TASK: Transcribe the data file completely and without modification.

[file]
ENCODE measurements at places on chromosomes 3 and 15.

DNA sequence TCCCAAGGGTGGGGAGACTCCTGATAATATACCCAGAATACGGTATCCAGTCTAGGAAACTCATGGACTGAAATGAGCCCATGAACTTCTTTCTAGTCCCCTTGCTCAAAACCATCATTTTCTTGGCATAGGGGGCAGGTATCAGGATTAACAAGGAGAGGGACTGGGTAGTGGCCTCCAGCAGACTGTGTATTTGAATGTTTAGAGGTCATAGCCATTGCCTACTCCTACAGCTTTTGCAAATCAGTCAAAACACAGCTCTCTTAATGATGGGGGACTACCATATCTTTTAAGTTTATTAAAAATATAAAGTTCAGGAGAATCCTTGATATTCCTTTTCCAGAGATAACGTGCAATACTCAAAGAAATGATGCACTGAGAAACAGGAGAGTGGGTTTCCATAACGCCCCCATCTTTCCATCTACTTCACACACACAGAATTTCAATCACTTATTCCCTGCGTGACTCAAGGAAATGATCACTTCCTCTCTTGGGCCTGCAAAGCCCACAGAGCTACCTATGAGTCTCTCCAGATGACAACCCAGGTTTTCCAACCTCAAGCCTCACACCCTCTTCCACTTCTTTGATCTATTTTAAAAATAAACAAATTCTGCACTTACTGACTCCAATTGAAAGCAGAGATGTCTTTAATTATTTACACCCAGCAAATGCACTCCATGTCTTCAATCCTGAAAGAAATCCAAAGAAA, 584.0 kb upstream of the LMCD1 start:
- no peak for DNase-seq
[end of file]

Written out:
ENCODE measurements at places on chromosomes 3 and 15.

DNA sequence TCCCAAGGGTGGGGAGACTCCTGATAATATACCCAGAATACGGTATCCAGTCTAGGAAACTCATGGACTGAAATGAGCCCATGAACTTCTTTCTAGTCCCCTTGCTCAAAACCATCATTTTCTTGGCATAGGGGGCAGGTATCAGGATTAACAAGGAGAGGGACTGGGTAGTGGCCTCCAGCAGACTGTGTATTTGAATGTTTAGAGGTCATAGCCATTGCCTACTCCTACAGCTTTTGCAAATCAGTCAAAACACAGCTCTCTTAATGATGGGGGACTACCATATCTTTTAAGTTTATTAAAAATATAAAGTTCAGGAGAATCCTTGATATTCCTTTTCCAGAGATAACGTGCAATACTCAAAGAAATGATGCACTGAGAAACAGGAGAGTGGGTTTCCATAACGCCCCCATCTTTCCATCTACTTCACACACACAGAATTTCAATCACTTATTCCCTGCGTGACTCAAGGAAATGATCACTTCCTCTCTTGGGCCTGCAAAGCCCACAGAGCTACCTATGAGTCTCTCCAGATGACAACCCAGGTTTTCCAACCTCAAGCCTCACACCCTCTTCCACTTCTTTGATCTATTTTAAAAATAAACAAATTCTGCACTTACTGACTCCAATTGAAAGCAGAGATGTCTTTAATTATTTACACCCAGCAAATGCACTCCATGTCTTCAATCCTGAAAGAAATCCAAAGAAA, 584.0 kb upstream of the LMCD1 start:
- no peak for DNase-seq